By Katherine Gombay
Speed and efficiency!
These are words more often associated with the factory floor than with a university setting. But they are at the heart of the changes Amar Sabih has brought to the Undergraduate Mechanical Engineering labs since he took over as the Academic Associate Director five years ago. He brims with energy as he displays the newly renovated space and describes how he has transformed the work being done there.
Sabih’s job is to ensure that 200 undergraduate mechanical engineers each term understand the connections between the theories they learn in textbooks and what the machines in the labs can actually do. Both for him and for the TAs who work in the labs, this work involves a certain amount of repetition. So Sabih took the innovative step of preparing videos about the lab equipment that students can download onto their cell phones and watch in preparation for the lab.
“Why ask the TAs to repeat the same information over and over again?” asked Sabih. ”Students leave without the knowledge they require sometimes, and then they come back after a week and have forgotten everything [they’ve learned].” With students watching the videos on their cell phones, Sabih believes they arrive at the lab better prepared to do the experiments, and with a sounder knowledge of both the theories and the equipment involved.
In what he described as “time-consuming fun,” Sabih created four videos, each about 20 to 25 minutes long, explaining different aspects of mechanical engineering theory and practice. Sabih is clearly proud of the results, which have cut down on students’ time in the labs, and replaced their hands-on time with the equipment during the past year when the labs were inaccessible during renovations.
A question of respect
Sabih’s use of voice comments on the students work to give them spoken feedback is even more innovative. This project is still in its initial stages, and relies on the fact that Sabih’s students now submit their course work entirely online using McGill’s WebCT Vista system, where all the course material, including the videos, is to be found. Sabih uses one of the options on the Adobe Acrobat Professional Software (a similar function exists in all versions of Word Office Suite since 2007) to record audio comments about the students’ work.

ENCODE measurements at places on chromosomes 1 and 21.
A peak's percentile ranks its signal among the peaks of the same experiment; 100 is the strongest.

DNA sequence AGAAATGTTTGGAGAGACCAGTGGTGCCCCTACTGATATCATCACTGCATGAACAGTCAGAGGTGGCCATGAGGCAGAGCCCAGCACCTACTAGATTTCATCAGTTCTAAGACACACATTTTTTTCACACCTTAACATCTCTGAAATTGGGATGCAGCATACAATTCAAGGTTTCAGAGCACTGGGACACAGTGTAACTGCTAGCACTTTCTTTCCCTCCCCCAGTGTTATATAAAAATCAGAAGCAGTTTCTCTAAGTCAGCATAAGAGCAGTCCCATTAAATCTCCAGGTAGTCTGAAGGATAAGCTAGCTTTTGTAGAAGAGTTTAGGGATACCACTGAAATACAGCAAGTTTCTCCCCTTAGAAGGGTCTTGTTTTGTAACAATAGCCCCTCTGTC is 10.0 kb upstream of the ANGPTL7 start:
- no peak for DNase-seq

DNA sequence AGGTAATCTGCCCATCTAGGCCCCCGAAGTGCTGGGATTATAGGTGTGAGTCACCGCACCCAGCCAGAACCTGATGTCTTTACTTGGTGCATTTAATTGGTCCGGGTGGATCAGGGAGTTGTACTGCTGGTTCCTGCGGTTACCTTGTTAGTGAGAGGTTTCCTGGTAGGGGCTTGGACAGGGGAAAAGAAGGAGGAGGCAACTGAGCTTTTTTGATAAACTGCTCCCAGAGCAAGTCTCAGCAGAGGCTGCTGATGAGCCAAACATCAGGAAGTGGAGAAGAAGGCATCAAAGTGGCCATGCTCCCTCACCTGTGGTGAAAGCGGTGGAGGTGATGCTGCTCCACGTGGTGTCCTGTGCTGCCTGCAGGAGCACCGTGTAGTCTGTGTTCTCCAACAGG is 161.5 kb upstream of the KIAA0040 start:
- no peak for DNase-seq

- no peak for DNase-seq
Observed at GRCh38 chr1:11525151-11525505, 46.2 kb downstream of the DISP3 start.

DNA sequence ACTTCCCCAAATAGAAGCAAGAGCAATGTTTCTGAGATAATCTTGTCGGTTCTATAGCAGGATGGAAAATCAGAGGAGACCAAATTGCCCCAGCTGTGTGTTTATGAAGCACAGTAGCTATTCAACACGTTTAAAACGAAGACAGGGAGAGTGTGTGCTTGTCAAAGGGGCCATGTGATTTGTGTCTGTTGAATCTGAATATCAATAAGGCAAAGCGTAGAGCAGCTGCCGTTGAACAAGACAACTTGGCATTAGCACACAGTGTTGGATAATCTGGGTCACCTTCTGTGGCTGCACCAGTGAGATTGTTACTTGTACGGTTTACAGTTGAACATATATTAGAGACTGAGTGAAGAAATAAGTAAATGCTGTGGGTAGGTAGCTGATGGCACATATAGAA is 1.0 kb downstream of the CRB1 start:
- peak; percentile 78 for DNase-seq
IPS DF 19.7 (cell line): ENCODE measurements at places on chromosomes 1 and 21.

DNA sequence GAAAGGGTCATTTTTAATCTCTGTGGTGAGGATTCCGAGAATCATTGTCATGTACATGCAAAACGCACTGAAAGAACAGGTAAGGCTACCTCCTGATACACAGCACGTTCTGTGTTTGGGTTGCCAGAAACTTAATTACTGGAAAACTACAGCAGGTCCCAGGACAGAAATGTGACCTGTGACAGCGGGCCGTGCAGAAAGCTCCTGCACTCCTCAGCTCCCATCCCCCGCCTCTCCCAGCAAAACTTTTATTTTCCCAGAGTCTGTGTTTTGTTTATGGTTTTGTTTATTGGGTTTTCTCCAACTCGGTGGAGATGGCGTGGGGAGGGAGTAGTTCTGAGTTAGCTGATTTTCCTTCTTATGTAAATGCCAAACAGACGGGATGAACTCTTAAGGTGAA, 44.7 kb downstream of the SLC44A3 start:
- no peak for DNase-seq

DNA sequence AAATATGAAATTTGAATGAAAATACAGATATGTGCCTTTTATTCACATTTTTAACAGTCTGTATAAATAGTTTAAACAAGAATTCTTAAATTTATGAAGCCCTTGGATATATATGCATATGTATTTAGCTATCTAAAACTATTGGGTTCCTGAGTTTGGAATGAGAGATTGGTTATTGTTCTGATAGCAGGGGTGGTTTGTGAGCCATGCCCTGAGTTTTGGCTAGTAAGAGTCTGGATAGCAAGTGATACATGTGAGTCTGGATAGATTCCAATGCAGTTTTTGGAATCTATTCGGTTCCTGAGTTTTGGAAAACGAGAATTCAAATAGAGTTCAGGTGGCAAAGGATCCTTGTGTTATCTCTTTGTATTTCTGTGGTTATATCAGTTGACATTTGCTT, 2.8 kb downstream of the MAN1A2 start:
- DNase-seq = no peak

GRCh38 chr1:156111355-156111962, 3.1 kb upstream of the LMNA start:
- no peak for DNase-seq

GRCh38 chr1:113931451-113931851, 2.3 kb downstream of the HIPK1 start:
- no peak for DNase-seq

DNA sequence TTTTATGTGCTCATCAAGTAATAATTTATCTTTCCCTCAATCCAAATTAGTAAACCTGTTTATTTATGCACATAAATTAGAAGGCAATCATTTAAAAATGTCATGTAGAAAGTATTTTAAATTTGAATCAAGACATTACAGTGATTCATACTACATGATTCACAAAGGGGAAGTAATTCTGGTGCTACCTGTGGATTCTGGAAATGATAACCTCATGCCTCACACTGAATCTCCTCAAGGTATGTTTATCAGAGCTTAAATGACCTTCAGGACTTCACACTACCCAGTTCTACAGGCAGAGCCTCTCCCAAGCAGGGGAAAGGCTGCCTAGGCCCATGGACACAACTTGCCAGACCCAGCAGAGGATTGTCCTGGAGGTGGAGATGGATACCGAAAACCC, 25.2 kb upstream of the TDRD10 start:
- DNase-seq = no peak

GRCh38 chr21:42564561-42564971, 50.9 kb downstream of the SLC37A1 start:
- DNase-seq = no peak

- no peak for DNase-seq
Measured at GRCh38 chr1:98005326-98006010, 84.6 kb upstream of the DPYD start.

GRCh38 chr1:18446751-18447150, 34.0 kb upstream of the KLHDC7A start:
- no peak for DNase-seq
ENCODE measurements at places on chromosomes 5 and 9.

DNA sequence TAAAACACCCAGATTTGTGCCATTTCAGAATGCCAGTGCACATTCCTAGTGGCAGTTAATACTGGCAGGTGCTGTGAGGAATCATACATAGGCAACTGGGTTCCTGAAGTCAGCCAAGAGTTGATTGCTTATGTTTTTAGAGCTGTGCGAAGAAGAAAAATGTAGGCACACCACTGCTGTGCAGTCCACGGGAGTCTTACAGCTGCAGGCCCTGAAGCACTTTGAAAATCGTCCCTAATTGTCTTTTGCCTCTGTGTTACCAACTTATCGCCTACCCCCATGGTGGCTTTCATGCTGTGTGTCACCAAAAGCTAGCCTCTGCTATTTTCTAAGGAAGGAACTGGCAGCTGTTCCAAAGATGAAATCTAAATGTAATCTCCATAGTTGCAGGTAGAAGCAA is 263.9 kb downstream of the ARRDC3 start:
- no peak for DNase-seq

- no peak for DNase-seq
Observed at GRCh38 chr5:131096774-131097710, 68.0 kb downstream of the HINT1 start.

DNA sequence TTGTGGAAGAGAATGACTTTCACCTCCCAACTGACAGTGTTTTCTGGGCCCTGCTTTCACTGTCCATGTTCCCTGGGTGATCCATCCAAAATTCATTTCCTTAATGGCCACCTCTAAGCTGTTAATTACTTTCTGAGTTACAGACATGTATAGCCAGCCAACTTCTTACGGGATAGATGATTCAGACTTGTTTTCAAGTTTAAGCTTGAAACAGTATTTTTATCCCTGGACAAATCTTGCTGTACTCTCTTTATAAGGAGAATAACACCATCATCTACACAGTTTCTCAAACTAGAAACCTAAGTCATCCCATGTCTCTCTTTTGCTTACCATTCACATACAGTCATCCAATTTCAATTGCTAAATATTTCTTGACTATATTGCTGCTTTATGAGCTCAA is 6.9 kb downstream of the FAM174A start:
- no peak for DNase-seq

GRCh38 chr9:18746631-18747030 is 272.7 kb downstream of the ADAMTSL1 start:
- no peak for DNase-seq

When a student receives the marked copy of the PDF they submitted, they can then click on the microphone icon on the screen to hear their marker’s comments. In Sabih’s view, this style of marking is not only more efficient in terms of telling the student exactly where a problem lies, it also shows the students more respect. “My way of teaching is different – it is a more human interaction – they aren’t just a number on my list,” said Sabih. “I feel I know their difficulties and I try to help them through lots of communication.”
From using recorded comments to mark the students’ work, to creating course videos for students to be downloaded onto cell phones, to using the course chat room to prepare students for exams, Sabih is a crusader for educational innovation. By using the communications capacities of new technologies, he has been able to develop new, more efficient, techniques for giving information and feedback to students while building more human relationships with them at the same time.